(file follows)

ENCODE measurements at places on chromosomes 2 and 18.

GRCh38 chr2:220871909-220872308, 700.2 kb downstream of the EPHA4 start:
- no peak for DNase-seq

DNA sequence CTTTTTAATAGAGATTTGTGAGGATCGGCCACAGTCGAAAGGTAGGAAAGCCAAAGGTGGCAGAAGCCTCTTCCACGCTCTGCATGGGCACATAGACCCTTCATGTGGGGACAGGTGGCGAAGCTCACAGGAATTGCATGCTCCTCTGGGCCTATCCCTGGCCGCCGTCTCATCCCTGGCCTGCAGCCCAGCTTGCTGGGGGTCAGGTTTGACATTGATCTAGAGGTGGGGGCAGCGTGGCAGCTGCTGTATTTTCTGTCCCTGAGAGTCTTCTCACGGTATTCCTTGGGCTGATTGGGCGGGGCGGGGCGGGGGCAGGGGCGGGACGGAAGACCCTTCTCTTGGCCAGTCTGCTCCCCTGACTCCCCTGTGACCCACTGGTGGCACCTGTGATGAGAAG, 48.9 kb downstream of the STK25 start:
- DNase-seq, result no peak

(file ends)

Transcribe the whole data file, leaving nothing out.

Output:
ENCODE measurements at places on chromosomes 2 and 18.

GRCh38 chr2:220871909-220872308, 700.2 kb downstream of the EPHA4 start:
- no peak for DNase-seq

DNA sequence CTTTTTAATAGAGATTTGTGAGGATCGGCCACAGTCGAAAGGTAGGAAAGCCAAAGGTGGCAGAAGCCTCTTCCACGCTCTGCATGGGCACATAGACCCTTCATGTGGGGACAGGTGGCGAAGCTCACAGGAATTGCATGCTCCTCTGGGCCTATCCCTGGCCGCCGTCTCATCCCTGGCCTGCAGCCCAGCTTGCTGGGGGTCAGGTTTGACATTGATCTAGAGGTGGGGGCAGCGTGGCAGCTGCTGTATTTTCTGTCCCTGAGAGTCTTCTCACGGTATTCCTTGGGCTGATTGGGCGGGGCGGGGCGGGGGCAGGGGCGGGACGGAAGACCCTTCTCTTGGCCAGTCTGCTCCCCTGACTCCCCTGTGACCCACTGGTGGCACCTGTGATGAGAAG, 48.9 kb downstream of the STK25 start:
- DNase-seq, result no peak